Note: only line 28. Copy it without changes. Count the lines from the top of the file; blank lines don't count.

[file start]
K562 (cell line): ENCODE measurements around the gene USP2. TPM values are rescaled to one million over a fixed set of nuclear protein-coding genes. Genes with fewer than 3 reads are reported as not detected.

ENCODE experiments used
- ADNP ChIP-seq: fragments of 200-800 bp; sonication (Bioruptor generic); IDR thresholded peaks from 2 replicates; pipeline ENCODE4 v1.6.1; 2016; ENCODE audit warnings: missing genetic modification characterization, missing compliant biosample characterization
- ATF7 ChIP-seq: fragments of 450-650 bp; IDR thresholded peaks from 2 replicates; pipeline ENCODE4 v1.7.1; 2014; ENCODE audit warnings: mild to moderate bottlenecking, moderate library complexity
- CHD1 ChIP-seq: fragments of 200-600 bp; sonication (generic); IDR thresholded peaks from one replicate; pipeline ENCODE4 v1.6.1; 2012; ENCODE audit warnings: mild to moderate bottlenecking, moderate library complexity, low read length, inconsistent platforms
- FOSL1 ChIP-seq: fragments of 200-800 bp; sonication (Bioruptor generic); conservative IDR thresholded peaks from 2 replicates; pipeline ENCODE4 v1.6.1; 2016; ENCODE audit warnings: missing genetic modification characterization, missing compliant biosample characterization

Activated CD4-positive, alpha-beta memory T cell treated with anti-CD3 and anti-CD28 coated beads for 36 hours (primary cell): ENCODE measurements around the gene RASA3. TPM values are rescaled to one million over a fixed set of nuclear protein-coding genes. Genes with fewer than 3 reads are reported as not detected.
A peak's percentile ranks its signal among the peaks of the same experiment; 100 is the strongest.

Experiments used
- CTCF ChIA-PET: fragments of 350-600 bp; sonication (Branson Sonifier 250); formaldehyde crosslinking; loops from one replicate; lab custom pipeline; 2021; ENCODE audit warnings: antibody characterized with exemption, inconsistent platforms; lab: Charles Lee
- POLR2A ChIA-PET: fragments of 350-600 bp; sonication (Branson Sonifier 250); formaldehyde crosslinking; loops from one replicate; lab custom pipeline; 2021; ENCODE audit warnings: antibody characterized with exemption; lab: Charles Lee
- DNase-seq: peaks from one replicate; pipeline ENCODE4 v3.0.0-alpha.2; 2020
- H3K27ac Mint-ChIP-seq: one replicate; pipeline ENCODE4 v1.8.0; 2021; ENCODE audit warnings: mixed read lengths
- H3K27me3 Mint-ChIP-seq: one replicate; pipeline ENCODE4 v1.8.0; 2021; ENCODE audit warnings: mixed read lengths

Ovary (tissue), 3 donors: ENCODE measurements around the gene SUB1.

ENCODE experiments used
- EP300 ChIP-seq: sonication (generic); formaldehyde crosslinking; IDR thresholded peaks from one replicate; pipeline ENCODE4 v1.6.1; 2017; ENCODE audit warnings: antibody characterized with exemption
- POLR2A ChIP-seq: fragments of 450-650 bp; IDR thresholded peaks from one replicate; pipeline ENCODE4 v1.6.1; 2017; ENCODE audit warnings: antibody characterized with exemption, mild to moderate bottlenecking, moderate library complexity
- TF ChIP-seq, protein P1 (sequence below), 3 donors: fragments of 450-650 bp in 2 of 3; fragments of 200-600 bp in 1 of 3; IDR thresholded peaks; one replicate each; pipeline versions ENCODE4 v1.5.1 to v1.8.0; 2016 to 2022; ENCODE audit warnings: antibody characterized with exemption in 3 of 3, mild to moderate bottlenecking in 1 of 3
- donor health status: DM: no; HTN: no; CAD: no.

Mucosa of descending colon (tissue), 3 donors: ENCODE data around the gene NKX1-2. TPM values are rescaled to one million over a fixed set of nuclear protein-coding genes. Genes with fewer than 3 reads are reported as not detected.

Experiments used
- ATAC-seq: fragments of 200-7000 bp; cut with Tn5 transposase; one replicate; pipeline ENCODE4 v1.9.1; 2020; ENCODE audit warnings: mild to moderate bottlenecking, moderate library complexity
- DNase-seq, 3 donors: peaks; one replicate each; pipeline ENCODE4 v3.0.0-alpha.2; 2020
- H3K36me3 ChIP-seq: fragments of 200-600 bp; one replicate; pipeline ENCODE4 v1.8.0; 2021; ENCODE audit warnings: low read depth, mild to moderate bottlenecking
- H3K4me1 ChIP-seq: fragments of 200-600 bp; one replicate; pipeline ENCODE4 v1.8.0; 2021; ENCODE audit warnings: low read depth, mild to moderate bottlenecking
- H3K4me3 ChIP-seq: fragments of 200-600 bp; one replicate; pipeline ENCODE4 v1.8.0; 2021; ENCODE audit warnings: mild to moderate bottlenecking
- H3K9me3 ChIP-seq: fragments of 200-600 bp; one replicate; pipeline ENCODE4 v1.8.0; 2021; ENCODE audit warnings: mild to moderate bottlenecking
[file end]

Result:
- H3K9me3 ChIP-seq: fragments of 200-600 bp; one replicate; pipeline ENCODE4 v1.8.0; 2021; ENCODE audit warnings: mild to moderate bottlenecking